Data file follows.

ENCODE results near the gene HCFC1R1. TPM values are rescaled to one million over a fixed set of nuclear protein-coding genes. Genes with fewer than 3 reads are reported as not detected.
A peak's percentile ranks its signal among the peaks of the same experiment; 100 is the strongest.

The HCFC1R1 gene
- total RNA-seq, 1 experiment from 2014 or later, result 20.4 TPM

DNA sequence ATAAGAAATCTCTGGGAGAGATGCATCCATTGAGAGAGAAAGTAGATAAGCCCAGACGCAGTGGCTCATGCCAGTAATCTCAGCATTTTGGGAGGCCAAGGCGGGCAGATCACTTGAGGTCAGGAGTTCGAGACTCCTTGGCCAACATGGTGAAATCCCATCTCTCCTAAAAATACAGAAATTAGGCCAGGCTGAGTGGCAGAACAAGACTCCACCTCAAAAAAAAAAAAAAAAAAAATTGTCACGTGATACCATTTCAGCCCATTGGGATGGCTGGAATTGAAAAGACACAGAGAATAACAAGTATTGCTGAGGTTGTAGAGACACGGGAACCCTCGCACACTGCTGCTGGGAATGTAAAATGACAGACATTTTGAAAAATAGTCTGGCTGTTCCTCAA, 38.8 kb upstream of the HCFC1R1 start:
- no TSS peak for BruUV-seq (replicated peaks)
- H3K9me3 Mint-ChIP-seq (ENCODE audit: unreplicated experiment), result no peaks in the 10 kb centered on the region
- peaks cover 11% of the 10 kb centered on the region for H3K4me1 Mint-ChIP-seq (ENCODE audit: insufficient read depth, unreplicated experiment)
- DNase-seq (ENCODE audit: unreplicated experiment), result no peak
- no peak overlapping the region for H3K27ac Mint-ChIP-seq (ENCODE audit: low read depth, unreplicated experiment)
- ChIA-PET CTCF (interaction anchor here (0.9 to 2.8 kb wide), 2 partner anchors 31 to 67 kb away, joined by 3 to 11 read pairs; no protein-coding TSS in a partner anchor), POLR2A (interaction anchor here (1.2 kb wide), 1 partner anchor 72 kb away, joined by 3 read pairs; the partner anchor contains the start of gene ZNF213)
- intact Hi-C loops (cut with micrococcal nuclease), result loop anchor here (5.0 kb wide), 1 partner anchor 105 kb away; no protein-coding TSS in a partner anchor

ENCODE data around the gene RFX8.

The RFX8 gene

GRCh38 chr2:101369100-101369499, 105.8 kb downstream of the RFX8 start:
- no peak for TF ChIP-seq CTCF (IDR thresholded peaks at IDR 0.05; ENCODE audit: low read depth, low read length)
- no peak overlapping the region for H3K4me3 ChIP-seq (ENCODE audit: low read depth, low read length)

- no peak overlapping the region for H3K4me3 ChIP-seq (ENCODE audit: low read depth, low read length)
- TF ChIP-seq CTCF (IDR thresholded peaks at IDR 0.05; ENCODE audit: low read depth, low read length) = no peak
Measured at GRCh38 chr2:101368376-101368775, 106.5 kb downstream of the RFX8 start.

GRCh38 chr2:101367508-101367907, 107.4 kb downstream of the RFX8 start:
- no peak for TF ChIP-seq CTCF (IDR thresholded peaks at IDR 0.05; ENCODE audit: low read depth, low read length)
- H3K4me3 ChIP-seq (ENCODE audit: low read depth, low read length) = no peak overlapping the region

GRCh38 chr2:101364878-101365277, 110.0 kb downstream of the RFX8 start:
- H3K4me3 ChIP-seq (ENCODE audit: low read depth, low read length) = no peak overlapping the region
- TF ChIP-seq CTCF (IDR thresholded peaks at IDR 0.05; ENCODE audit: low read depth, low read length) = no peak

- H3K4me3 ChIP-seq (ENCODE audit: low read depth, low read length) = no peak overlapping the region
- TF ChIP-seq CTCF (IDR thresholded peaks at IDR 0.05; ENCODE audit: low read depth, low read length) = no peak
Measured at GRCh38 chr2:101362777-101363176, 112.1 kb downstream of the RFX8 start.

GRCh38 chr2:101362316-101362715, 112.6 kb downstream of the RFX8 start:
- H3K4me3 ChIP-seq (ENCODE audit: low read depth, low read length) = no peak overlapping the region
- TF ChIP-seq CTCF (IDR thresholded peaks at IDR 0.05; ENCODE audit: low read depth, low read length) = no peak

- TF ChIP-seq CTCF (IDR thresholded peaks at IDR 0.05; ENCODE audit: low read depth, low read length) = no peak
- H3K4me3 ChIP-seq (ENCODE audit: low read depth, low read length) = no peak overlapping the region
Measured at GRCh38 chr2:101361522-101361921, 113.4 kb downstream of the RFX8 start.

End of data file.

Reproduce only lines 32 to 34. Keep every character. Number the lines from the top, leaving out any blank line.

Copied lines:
- TF ChIP-seq CTCF (IDR thresholded peaks at IDR 0.05; ENCODE audit: low read depth, low read length) = no peak

- TF ChIP-seq CTCF (IDR thresholded peaks at IDR 0.05; ENCODE audit: low read depth, low read length) = no peak
- H3K4me3 ChIP-seq (ENCODE audit: low read depth, low read length) = no peak overlapping the region